When Morgantown’s high school football teams play home games, the bands will be allowed to play. Here’s how.
High school marching bands did not expect to perform this fall, says Morgantown High School band parent Amanda Hall.
“Sports teams were doing everything they could over the summer, even knowing the bottom might fall out,” Hall says. “But I think our director and bands across the state had the anticipation that there wouldn’t be a season, so they were just doing a little to keep skill sets up.” Her son is a junior in the drumline in MHS’s Red and Blue Marching Band and, compared with usual drumline summer practice of 30 hours each week, their Zoom practices this summer totalled more like two hours each week.
But when Governor Jim Justice made the unexpected announcement on Tuesday last week that he wants marching bands to play this fall, the MHS drumline wasted no time—they had their first in-person practice on Wednesday.
“My son and his friends were all very excited,” Hall says.
Wind instruments can’t practice indoors for at least the first nine weeks, says University High School band director Mark Palmer—that’s a county Board of Education policy. He’s been doing online practices with wind instruments since July and, when school starts, he’ll continue doing online practices after school. The percussion and color guard will be able to practice on the field.
The UHS marching band has about 150 members, minus 25 or 30 who play sports and wouldn’t march anyway. Palmer’s plan is to separate them into three bands of about 40 and have those smaller bands play at different games. “They’ll come out on the field before the game and play ‘The Star Spangled Banner’ and the fight song.” They’ll sit socially distanced in the stands during the first half—wind instruments won’t be allowed to play in the stands, but percussion will. “And then at half-time we’ll go out and play our songs.” Wind instruments may be sent home after half-time, since they won’t be able to play after that. “We’re doing the most we can while putting the kids least at risk,” Palmer says.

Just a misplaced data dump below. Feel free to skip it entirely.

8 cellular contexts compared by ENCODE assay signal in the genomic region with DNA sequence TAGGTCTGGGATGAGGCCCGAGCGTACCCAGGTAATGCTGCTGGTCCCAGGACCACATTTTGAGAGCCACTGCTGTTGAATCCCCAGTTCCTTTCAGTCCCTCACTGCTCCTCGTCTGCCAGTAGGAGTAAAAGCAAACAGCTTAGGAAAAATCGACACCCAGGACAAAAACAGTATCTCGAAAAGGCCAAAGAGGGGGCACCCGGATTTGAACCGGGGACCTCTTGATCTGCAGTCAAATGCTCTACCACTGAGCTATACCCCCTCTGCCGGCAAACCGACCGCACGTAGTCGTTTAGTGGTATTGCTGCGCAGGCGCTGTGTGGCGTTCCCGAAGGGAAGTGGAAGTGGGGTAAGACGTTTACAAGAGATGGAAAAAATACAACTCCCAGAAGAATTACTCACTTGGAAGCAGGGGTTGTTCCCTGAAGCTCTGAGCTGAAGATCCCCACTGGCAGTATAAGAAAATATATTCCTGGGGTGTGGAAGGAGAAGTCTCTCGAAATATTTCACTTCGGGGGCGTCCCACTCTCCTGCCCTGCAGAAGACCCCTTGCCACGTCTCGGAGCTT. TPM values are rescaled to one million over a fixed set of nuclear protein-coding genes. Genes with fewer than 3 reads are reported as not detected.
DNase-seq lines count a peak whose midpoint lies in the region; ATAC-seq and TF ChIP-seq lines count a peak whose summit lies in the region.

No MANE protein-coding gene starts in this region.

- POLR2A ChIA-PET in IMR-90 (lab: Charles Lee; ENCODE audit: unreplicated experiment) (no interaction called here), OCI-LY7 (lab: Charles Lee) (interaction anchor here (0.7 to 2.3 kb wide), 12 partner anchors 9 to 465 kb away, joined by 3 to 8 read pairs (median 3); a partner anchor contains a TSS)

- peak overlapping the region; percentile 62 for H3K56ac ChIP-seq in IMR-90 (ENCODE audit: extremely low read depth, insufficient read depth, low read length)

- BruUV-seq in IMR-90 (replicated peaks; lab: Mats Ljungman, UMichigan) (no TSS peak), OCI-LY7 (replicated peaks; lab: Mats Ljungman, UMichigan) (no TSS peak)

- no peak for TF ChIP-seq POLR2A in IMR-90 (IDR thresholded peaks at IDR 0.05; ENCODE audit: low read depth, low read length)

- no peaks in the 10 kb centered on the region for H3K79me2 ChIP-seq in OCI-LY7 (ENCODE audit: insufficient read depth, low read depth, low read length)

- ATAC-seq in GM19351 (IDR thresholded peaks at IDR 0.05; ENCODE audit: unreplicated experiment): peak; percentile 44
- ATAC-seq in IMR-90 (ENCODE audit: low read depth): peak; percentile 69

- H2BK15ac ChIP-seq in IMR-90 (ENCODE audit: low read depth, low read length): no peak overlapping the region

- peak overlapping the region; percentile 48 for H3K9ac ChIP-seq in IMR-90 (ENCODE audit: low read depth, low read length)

The bands won’t travel—they’ll only play at home games. MHS’s first home football game is scheduled for tomorrow, September 4, against Bridgeport, and that game will take place in spite of Monongalia County’s recent COVID spike because the county was yellow on Saturday, the day that counts. Junior and senior band members will perform at that first game, in Hall’s understanding, along with the drumline and the majorettes. She’s expecting both pre-game and halftime shows and no formations. Freshmen and sophomores will have opportunities to get on the field at future games.
The UHS band’s first chance to perform—the first home game is currently scheduled for Friday, September 11, against Brooke High School—will depend on Monongalia County’s COVID color on Saturday evening.
Everyone is jonesing for some fall marching band excitement. Unfortunately, only parents of participating team and band members will be allowed to sit in the stands at games this fall. But Hall is hopeful that the MHS band’s performances will be streamed, and maybe UHS’s will, too—check the MHS band and UHS band Facebook pages closer to the games for information.